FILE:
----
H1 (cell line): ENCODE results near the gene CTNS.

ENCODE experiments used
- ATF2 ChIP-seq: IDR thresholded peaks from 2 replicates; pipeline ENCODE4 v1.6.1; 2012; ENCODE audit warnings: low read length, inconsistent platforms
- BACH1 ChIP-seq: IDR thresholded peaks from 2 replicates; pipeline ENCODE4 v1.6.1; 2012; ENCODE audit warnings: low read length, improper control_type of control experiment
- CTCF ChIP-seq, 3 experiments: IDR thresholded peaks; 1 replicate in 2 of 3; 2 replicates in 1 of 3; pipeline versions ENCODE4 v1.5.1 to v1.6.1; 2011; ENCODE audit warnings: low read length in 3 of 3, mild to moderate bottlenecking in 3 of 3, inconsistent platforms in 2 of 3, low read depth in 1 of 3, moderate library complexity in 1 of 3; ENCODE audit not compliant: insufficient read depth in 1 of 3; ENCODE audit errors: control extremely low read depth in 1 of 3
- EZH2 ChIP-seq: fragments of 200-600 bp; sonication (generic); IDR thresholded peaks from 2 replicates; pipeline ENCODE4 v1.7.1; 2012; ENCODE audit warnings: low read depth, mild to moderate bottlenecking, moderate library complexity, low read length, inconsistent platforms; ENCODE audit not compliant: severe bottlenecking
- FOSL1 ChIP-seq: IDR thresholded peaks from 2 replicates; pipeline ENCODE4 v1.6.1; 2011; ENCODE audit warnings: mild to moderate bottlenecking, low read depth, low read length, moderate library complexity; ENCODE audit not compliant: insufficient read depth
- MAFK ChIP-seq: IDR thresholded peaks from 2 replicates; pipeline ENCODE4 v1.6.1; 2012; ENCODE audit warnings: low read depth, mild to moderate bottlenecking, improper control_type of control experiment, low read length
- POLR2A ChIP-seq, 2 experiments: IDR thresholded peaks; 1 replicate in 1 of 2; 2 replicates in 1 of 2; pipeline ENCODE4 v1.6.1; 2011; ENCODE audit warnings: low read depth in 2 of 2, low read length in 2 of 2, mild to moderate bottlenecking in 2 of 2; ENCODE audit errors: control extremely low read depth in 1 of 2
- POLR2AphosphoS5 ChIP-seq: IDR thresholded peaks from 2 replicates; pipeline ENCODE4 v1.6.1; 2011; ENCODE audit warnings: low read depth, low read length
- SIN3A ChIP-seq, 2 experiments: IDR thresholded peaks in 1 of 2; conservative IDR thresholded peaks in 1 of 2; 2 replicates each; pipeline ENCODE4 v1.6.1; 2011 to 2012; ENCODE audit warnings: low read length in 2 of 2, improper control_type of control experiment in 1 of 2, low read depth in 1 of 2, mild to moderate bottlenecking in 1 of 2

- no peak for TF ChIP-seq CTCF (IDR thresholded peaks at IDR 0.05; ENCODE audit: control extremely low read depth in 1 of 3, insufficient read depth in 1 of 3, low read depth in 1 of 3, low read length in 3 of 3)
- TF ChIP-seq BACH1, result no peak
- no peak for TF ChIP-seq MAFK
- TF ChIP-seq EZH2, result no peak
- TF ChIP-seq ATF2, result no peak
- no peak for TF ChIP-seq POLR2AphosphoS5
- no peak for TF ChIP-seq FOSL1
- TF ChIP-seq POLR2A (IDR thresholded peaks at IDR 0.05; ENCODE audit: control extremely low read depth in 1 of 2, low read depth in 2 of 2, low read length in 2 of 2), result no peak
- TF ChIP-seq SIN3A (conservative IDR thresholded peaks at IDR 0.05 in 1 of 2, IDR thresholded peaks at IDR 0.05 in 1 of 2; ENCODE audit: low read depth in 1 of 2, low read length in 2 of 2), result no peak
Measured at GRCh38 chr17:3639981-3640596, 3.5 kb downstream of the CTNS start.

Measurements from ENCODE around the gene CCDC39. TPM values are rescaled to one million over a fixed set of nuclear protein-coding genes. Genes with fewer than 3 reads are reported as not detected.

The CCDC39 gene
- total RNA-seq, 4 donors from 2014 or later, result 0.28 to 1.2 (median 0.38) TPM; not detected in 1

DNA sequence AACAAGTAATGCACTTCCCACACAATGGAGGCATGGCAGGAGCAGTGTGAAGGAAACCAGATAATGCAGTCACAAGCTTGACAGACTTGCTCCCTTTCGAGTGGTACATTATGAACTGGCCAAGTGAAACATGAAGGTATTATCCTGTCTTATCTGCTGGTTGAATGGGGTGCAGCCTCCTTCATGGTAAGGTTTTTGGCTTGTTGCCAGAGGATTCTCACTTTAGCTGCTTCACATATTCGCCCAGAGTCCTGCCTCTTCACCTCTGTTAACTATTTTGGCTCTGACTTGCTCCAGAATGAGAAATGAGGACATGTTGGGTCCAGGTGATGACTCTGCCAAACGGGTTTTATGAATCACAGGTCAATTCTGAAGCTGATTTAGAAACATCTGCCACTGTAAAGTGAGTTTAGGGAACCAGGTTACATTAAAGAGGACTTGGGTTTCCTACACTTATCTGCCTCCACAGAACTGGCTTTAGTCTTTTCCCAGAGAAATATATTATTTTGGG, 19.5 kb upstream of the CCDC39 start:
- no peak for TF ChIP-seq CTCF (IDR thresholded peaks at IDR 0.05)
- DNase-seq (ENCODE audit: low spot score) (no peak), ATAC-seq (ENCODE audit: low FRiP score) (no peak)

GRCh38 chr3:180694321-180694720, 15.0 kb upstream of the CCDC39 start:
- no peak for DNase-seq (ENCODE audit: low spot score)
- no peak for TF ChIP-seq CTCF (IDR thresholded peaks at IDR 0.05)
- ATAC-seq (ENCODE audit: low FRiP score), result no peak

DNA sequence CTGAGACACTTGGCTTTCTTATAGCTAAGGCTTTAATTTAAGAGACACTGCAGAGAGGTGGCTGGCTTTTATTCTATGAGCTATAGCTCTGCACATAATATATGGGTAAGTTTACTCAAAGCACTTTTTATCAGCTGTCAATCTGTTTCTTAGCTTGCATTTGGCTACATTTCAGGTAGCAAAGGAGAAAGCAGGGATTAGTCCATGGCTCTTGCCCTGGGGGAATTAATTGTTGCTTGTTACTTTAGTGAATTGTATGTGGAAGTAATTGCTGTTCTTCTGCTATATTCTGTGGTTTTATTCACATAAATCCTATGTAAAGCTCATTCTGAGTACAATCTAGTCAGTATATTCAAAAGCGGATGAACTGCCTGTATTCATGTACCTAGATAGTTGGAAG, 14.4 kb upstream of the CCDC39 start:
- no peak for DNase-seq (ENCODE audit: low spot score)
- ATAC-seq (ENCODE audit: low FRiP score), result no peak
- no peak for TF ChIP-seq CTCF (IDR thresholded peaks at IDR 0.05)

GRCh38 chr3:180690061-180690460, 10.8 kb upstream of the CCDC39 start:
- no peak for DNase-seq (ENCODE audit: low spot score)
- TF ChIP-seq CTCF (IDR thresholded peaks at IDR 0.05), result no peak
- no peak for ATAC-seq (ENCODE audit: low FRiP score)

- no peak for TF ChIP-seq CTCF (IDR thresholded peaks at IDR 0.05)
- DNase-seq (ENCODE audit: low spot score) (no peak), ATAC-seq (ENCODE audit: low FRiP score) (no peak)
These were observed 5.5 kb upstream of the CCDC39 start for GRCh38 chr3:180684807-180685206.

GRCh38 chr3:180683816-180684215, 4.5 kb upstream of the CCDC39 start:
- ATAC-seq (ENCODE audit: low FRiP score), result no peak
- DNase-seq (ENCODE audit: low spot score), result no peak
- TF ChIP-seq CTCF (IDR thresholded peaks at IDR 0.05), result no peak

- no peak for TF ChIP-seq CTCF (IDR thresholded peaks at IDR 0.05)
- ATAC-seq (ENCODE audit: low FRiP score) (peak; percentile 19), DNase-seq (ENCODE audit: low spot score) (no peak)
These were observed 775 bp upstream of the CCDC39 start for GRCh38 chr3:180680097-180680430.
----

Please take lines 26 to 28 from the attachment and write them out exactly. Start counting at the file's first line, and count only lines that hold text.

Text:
- no peak for TF ChIP-seq CTCF (IDR thresholded peaks at IDR 0.05)
- DNase-seq (ENCODE audit: low spot score) (no peak), ATAC-seq (ENCODE audit: low FRiP score) (no peak)

GRCh38 chr3:180694321-180694720, 15.0 kb upstream of the CCDC39 start: